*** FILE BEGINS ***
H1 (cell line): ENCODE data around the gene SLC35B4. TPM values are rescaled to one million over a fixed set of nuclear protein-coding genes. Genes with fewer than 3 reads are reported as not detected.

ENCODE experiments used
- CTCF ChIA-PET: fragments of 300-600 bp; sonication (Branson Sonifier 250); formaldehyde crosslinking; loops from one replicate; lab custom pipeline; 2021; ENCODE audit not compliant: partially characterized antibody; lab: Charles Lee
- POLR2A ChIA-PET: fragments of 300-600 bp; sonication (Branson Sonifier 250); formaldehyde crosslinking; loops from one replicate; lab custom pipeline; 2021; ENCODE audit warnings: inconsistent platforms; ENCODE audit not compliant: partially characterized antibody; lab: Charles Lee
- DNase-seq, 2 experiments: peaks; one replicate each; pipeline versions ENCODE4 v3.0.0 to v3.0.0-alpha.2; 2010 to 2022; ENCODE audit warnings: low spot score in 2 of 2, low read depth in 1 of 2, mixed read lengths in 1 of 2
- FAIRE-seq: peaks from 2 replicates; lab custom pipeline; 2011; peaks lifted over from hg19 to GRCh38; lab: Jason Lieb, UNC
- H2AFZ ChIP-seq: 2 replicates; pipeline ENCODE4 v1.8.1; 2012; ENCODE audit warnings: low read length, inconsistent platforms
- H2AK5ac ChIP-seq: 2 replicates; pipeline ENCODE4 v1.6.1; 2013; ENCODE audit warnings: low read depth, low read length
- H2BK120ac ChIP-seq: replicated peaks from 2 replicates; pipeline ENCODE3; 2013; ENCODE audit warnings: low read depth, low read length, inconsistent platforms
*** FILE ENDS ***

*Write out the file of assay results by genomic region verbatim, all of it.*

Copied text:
H1 (cell line): ENCODE data around the gene SLC35B4. TPM values are rescaled to one million over a fixed set of nuclear protein-coding genes. Genes with fewer than 3 reads are reported as not detected.

ENCODE experiments used
- CTCF ChIA-PET: fragments of 300-600 bp; sonication (Branson Sonifier 250); formaldehyde crosslinking; loops from one replicate; lab custom pipeline; 2021; ENCODE audit not compliant: partially characterized antibody; lab: Charles Lee
- POLR2A ChIA-PET: fragments of 300-600 bp; sonication (Branson Sonifier 250); formaldehyde crosslinking; loops from one replicate; lab custom pipeline; 2021; ENCODE audit warnings: inconsistent platforms; ENCODE audit not compliant: partially characterized antibody; lab: Charles Lee
- DNase-seq, 2 experiments: peaks; one replicate each; pipeline versions ENCODE4 v3.0.0 to v3.0.0-alpha.2; 2010 to 2022; ENCODE audit warnings: low spot score in 2 of 2, low read depth in 1 of 2, mixed read lengths in 1 of 2
- FAIRE-seq: peaks from 2 replicates; lab custom pipeline; 2011; peaks lifted over from hg19 to GRCh38; lab: Jason Lieb, UNC
- H2AFZ ChIP-seq: 2 replicates; pipeline ENCODE4 v1.8.1; 2012; ENCODE audit warnings: low read length, inconsistent platforms
- H2AK5ac ChIP-seq: 2 replicates; pipeline ENCODE4 v1.6.1; 2013; ENCODE audit warnings: low read depth, low read length
- H2BK120ac ChIP-seq: replicated peaks from 2 replicates; pipeline ENCODE3; 2013; ENCODE audit warnings: low read depth, low read length, inconsistent platforms